The MSO can charge rental for the card, but not more than what a normal DCT would be. The only real savings to be had is when you consider the savings versus HD boxes and mainly DVR's since most charge 15 or more for those. The only reason I'd ever go the cable card route would be if I was setting up one of those Ceton 4 tuner cable card media deals. It varies on the company, but you do miss out of a decent amount of free on demand content because the settop box (DCT) is required to get the on demand stuff and guide that the company pushes out.

The MSO's all hated the cable card setup and sometimes I think they are doing their best to legally make them useless...and at the least run TIVO out of business.

RE: Customer friendly?
By bodar on 3/13/2014 1:43:38 AM , Rating: 2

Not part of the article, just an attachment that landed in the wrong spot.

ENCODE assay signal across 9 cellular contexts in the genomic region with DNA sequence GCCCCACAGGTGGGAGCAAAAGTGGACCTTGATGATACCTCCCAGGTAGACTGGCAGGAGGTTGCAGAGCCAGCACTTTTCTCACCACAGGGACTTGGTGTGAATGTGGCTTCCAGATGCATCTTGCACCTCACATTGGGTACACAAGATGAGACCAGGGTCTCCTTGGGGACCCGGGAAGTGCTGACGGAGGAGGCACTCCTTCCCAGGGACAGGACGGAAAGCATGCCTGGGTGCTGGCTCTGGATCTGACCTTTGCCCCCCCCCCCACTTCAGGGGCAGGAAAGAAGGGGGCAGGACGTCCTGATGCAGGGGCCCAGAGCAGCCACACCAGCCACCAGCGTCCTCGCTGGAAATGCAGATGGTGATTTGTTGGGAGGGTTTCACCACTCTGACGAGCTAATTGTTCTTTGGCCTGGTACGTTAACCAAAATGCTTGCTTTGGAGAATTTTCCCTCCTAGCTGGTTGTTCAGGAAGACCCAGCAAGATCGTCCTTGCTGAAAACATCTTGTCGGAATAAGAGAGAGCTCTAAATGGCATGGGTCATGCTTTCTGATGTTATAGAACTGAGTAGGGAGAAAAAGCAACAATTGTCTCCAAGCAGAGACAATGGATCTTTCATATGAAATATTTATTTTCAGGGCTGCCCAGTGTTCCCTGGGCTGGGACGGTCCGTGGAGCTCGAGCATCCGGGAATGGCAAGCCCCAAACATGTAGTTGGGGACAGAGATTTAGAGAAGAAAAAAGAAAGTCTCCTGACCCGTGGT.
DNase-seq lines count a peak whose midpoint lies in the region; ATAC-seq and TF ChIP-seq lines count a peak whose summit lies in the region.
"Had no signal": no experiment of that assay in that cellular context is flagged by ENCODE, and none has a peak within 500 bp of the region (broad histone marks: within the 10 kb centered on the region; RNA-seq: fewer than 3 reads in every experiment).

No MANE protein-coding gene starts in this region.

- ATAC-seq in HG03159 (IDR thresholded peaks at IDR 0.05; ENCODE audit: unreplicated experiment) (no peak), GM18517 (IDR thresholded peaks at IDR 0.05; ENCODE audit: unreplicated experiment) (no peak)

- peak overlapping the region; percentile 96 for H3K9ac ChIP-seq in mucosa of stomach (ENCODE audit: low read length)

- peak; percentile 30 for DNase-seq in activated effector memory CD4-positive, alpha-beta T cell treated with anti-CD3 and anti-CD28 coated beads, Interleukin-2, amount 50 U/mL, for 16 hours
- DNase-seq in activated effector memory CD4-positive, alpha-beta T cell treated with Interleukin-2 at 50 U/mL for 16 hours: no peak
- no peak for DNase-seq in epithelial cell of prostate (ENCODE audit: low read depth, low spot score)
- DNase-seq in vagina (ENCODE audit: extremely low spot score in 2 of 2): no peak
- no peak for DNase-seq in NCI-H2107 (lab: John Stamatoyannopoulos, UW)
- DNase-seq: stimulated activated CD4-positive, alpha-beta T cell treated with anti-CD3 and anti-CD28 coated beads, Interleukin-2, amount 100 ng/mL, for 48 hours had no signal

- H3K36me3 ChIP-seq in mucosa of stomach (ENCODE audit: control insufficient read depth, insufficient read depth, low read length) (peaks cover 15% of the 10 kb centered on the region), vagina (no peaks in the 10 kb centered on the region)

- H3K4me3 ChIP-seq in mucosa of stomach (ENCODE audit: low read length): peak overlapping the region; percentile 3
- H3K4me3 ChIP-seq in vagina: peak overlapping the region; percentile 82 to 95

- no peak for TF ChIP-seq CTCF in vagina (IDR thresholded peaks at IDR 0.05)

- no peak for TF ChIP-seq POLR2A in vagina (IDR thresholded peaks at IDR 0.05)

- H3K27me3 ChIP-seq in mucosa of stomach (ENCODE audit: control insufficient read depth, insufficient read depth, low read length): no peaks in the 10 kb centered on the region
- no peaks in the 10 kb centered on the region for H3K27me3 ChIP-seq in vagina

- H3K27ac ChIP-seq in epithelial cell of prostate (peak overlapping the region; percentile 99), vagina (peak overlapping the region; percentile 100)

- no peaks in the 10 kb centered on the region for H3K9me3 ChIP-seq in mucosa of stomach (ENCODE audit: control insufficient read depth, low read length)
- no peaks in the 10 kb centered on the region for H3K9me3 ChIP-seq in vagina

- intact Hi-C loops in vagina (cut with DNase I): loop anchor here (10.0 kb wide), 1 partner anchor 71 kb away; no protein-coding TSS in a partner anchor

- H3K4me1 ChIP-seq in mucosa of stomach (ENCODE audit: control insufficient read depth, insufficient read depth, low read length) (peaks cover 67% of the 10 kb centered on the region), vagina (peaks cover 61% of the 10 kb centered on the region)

You may have been misinformed about the modems. Comcast will even help you buy a compatible modem from Amazon.

RE: Customer friendly?
By rudolphna on 3/13/14, Rating: 0
Appropriate picture
By Solandri on 3/12/2014 2:47:56 PM , Rating: 5
Two male coax cables, looking for a double-ended female adapter (the customer) to screw into.

RE: Appropriate picture
By spamreader1 on 3/12/2014 3:14:03 PM , Rating: 2
LOL... sounds kinky, when you put it that way.

RE: Appropriate picture
By sorry dog on 3/12/2014 3:46:24 PM , Rating: 2
....Or add a two way and you can have three screwed... how does that sound?

RE: Appropriate picture
By kattanna on 3/14/2014 12:03:04 PM , Rating: 2
im pretty sure they, the cable companies, do not care if the customer is female, or male, just as long as they can stick it to them


By Flunk on 3/12/2014 2:51:05 PM , Rating: 2